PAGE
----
Printing Solar Cells onto Paper

Imagine decorating your bedroom walls with paper made from the same solar cells that now power your home. New lightweight solar cells can be printed onto paper at a very low cost. 

What's the Latest Development?


Researchers at the Massachusetts Institute of Technology have printed lightweight solar cells, which can be scrunched up like an accordion yet still conduct electricity, onto untreated copy paper using a technique that could help to slash the cost of producing solar cells. "The team changed an ingredient in the material sandwich that makes up a solar cell. They used a flexible conducting polymer as the bottom electrode in the sandwich instead of a transparent metal oxide. The researchers constructed the solar cell using a dry fabrication process, depositing each layer as a vapour dispersed in a vacuum."

What's the Big Idea?

The glass or plastic backing typically used for solar cells accounts for 25 to 60 per cent of the total cost for materials and so lightweight paper-based cells could significantly reduce photovoltaic production, transportation and installation costs. At the moment, these paper solar cells are only about 1 per cent efficient. But that's still enough to run small electronics like an alarm clock. A lightweight solar cell could be used for wallpaper or window shades and simply installed using staples or glue.

LinkedIn meets Tinder in this mindful networking app

Swipe right to make the connections that could change your career.

Getty Images
Sponsored
Swipe right. Match. Meet over coffee or set up a call.

No, we aren't talking about Tinder. Introducing Shapr, a free app that helps people with synergistic professional goals and skill sets easily meet and collaborate.

Keep reading Show less

People who engage in fat-shaming tend to score high in this personality trait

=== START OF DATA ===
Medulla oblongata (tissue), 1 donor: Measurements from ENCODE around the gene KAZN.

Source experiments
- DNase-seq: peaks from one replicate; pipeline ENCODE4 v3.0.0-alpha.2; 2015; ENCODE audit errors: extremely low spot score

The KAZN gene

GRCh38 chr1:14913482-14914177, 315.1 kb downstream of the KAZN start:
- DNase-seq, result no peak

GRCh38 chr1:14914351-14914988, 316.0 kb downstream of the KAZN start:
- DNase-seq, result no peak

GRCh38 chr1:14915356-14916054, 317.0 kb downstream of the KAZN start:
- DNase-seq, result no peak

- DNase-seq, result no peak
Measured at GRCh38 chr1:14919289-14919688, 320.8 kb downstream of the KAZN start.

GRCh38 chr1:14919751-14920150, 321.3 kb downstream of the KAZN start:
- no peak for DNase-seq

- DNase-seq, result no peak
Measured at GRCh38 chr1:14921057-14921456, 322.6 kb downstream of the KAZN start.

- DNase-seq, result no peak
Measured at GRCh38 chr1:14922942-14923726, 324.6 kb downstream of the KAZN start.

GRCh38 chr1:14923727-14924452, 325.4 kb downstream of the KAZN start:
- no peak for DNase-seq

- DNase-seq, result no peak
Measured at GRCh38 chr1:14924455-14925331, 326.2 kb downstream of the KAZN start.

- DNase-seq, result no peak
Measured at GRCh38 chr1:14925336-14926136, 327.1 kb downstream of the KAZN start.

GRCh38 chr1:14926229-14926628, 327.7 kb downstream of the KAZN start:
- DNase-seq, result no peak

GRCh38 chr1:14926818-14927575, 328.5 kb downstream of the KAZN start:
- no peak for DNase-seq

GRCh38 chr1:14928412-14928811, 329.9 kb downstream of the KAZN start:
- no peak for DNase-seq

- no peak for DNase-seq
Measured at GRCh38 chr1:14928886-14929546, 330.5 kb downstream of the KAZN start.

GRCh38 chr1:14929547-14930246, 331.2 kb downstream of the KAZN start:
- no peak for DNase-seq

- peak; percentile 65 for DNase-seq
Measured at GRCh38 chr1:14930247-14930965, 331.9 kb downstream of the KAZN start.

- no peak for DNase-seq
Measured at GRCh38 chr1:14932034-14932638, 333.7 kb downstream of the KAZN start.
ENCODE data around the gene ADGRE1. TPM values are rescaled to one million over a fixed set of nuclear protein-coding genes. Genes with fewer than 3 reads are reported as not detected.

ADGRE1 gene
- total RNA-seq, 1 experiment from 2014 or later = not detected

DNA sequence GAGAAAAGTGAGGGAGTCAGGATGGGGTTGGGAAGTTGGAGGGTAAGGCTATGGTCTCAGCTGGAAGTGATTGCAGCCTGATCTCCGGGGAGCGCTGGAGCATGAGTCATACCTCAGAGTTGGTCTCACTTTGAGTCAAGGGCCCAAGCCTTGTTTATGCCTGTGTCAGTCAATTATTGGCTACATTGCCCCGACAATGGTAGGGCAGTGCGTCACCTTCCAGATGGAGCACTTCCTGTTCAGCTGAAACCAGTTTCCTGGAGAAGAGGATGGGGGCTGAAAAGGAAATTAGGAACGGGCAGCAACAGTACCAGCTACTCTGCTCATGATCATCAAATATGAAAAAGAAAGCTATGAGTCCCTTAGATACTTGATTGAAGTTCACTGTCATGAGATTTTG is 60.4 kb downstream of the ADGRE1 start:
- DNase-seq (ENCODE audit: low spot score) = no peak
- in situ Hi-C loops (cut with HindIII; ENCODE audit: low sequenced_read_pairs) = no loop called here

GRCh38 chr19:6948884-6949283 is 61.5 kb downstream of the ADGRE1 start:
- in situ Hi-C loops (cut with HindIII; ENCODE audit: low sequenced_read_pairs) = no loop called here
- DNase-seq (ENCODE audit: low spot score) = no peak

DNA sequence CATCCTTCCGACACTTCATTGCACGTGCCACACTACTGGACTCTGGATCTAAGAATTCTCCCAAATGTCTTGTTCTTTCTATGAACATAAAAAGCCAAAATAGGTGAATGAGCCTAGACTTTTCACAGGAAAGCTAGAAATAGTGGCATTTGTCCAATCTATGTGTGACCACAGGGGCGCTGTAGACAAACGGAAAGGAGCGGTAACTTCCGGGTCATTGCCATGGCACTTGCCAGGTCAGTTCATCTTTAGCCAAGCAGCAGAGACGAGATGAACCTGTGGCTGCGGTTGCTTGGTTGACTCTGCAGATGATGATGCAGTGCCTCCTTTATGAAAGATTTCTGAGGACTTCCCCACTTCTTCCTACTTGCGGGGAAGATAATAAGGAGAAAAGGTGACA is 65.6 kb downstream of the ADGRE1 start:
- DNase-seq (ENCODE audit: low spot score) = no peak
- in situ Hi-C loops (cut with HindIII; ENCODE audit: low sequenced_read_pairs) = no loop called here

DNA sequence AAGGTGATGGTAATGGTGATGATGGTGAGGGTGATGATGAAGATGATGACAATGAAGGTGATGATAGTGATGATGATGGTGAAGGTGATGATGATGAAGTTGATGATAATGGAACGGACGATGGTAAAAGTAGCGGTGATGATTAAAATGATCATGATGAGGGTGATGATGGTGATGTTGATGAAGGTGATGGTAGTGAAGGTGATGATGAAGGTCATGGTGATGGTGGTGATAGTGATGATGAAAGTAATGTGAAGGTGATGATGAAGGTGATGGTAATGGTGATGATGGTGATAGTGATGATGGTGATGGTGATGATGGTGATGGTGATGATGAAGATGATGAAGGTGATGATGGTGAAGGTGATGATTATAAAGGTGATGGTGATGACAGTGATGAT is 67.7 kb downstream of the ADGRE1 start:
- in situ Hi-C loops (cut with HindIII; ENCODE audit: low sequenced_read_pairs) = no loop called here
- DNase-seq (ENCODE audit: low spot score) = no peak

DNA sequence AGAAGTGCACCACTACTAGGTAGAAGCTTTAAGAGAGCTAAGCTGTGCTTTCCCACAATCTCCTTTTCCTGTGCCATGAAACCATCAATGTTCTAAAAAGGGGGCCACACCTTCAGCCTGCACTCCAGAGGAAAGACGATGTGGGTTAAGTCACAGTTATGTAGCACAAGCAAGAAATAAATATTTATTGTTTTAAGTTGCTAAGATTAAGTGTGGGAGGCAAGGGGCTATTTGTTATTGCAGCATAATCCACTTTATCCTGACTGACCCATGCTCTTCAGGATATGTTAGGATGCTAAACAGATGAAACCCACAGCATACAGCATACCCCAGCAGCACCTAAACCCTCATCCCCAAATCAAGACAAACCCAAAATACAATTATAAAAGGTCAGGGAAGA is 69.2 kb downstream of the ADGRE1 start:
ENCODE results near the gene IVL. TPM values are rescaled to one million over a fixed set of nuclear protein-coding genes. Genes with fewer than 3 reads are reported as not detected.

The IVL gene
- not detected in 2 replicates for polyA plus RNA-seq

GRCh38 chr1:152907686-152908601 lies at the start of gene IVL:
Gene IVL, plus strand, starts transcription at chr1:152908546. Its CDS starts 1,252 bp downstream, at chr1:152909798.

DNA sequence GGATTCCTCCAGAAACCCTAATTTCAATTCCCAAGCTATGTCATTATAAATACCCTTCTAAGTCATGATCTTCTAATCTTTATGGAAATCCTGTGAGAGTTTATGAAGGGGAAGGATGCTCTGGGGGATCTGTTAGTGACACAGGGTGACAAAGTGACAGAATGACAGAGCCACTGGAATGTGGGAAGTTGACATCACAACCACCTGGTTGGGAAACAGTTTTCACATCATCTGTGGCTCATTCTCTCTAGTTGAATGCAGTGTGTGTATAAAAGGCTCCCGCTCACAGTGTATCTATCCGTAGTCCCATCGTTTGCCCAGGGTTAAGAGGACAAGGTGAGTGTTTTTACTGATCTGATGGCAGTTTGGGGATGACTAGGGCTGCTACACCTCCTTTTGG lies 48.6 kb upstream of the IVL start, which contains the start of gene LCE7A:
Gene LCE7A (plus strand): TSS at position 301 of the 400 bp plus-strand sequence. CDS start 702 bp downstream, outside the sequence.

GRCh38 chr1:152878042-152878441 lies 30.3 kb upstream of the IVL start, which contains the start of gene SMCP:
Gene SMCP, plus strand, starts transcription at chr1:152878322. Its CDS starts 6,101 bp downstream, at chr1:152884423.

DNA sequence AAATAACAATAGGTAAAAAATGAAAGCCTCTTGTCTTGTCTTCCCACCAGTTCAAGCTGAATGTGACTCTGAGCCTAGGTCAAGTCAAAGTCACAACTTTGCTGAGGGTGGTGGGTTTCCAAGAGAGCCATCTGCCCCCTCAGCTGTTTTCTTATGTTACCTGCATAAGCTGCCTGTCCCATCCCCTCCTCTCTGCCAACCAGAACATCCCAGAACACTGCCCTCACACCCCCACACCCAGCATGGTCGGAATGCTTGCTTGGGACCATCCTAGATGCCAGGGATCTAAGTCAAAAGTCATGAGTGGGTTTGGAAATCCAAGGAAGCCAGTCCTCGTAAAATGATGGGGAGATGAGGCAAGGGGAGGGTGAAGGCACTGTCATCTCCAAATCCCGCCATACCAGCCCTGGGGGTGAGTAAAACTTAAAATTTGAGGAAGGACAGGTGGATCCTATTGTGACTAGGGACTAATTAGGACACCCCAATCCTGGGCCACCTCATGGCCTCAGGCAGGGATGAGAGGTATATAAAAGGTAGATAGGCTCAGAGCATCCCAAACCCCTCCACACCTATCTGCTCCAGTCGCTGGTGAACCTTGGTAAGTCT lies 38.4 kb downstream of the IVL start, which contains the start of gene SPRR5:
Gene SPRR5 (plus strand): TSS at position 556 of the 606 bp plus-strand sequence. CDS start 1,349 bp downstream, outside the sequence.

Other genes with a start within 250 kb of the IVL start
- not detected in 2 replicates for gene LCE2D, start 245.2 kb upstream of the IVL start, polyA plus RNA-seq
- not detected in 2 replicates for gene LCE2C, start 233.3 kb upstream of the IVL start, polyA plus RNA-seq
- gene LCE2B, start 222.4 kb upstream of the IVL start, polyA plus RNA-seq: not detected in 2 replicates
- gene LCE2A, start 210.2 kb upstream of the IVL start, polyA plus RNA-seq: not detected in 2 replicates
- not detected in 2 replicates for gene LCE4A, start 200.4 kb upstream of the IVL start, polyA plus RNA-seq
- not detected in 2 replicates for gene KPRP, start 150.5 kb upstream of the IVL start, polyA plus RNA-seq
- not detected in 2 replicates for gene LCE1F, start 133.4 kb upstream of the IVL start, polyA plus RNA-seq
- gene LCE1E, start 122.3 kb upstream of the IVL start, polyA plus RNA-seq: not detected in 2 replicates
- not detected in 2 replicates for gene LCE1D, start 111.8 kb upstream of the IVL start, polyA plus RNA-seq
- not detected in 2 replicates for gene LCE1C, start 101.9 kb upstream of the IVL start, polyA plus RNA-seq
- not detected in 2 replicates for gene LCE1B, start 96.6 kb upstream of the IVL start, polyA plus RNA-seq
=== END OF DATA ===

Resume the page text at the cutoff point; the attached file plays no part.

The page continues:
A new study explores how certain personality traits affect individuals' attitudes on obesity in others.

Pixabay
Mind & Brain
  • The study compared personality traits and obesity views among more than 3,000 mothers.
  • The results showed that the personality traits neuroticism and extraversion are linked to more negative views and behaviors related to obesity.
  • People who scored high in conscientiousness are more likely to experience "fat phobia.
Keep reading Show less

4 anti-scientific beliefs and their damaging consequences

The rise of anti-scientific thinking and conspiracy is a concerning trend.

Moon Landing Apollo
popular
  • Fifty years later after one of the greatest achievements of mankind, there's a growing number of moon landing deniers. They are part of a larger trend of anti-scientific thinking.
  • Climate change, anti-vaccination and other assorted conspiratorial mindsets are a detriment and show a tangible impediment to fostering real progress or societal change.
  • All of these separate anti-scientific beliefs share a troubling root of intellectual dishonesty and ignorance.
Keep reading Show less

Reigning in brutality - how one man's outrage led to the Red Cross and the Geneva Conventions

The history of the Geneva Conventions tells us how the international community draws the line on brutality.

Napoleon III at the Battle of Solferino. Painting by Adolphe Yvon. 1861.
Politics & Current Affairs
  • Henry Dunant's work led to the Red Cross and conventions on treating prisoners humanely.
  • Four Geneva Conventions defined the rules for prisoners of war, torture, naval and medical personnel and more.
  • Amendments to the agreements reflect the modern world but have not been ratified by all countries.
Keep reading Show less